The Rez Sisters | Critical Review by David Richards

This literature criticism consists of approximately 3 pages of analysis & critique of The Rez Sisters.
This section contains 805 words
(approx. 3 pages at 300 words per page)
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Critical Review by David Richards

SOURCE: "Bingo as the Way of Escape, at Dismal Odds," in The New York Times, January 5, 1994, pp. C15, C21.

In the following review of the New York production of The Rez Sisters, Richards criticizes the play for its poorly plotted scenes and adolescent humor.

It's Toronto or bust for the seven impoverished Indians whom the Canadian playwright Tomson Highway calls The Rez Sisters.

That's where "the biggest bingo in the world" is about to be held. As the raucous women envision it with mounting excitement and a feverish gleam in their dark eyes, hitting the $1 million jackpot is how they'll change their hard-scrabble existence on the Wasaychigan Hill Indian Reserve in Ontario. "When I win" is how they begin their wishful sentences. No one says, "If I win."

You don't need a crystal ball to predict the outcome of Mr. Highway's 1986 play, which opened last night at the New York Theater Workshop. For all their gumption, his characters are up against hopeless odds, in society as well as the bingo hall. Still, the drama, which has won awards in Canada, has to be more surprising than this ramshackle staging would suggest.

Mr. Highway, a Cree, may be writing about a mythical community, but The Rez Sisters ("Rez" is short for reserve) is rooted in harsh realities. Joblessness, prejudice and alcoholism are endemic. The old sustaining Indian rituals have died, replaced by the platitudes of consumerism and country-western music. While his women don't lack for get-up-and-go, they really have no place to go to. Surely, this is material for some pungent conflicts.

Unfortunately, all of the playwright's shortcomings, and none of his assets, are readily apparent in the production that the New York Theater Workshop has put together in collaboration with the American Indian Community House. He plots scenes clumsily and states points baldly. When the dialogue is meant to be ribald, it rarely rises above the level of adolescent bathroom humor. And if you want to know what it all adds up to, well, grizzled Pelajia Patchnose (stone-faced Gloria Miguel) is more than happy to tell you.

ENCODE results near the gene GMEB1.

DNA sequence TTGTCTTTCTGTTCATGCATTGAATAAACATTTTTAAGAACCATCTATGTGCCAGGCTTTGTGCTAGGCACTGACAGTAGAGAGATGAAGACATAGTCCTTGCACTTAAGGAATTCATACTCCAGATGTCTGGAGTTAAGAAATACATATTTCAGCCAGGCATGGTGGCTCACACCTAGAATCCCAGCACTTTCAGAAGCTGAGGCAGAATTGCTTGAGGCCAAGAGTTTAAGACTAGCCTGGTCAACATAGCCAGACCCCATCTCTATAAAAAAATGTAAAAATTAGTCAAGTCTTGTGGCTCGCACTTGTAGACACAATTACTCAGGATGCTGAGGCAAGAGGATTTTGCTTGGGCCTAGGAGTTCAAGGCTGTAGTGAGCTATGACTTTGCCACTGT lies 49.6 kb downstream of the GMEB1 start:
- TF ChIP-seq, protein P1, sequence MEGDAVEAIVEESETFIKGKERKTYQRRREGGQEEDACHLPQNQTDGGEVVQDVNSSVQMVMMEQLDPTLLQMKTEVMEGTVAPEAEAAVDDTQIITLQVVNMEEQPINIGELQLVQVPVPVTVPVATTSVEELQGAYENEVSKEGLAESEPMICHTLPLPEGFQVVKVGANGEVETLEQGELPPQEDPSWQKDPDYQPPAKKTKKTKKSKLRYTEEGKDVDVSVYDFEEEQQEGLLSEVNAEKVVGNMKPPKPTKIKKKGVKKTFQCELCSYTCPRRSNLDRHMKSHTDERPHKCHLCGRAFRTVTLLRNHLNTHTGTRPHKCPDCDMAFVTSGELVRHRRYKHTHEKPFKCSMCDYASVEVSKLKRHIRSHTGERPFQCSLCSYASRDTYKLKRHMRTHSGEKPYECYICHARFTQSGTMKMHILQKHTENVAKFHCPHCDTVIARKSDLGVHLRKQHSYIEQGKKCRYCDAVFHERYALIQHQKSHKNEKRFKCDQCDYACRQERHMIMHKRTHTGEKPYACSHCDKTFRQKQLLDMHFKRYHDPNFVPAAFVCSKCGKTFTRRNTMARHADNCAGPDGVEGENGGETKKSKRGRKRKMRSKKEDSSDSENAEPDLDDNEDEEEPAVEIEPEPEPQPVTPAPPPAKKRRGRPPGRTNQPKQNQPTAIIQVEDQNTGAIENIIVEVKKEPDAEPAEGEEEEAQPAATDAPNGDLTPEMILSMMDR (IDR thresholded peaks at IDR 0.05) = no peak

"Kinda silly, isn't it, this business of living." she mutters, after the flashing bingo lights have been extinguished and she and her sisters are settling back into the dreariness of their welfare lives. "But what choice do we have?… I figure 'we gotta make the most of it while we're here.'"

Mr. Highway's strongest gift, an ability to capture flamboyant personalities with their defenses down, remains largely unexploited. All the actresses belong to various tribes and several are sisters in real life, so their credentials would appear to be in order. Few of them, however, show signs of theatrical sophistication. Raw gusto, more than anything else, distinguishes their collective endeavors. (There are also two men on the fringes of the story. One beats a large drum and chants accompaniment. The other portrays the star-spangled bingo master, a defecating sea gull and the ominous nighthawk, a harbinger of death.)

The principal acting area is marked off by a semicircle of birch trees, and seven brightly painted chairs, grouped in clusters, serve as the van that takes the women on their long drive to Toronto. But if the two directors. Linda S. Chapman and Muriel Miguel, have chosen to approach the play non-realistically, their imagination seems to have dried up immediately afterward. All through The Rez Sisters you find yourself thinking that it needn't be this dull.

After all, one of Mr. Highway's characters, Marie-Adele Starblanket (Shella Tousey) has 14 children and is dying of cancer. Emily Dictionary (Murielle Borst), a barely reformed hellion with a tattoo on her shoulder, lost the love of her life, a woman, in a motorcycle accident. That indefatigable busybody Veronique St. Pierre (Lisa Mayo) has two equal sources of distress: a mentally deficient adopted daughter (Hortensia Colorado) and an erratic stove.

The garish Annie Cook (Elvira Colorado) sees herself as a country-rock star, a proposition that might be easier to accept if Ms. Colorado carried a tune better. As for loquacious Philomena Moosetail (Muriel Miguel again), her dyed and painted head is bursting with gossip and visions of the new toilet she'll purchase with her lucre from the bingo tables.

They may not be delicate souls, but they should be more affecting than they're allowed to be here. Ms. Tousey, who projects wan, unwavering strength beautifully, is pretty much alone in demonstrating that she knows how to navigate a stage. And the nighthawk makes short work of her.

Before the Rez sisters spread out their bingo cards and go for the big pot, the audience is invited to participate in a warm-up game. The cash prize, paid on the spot to the winner, is $20. The sum is not princely, granted. But this way, at least, it cannot be said, that everybody leaves the New York Theater Workshop empty-handed.

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This section contains 805 words
(approx. 3 pages at 300 words per page)
Buy the Critical Review by David Richards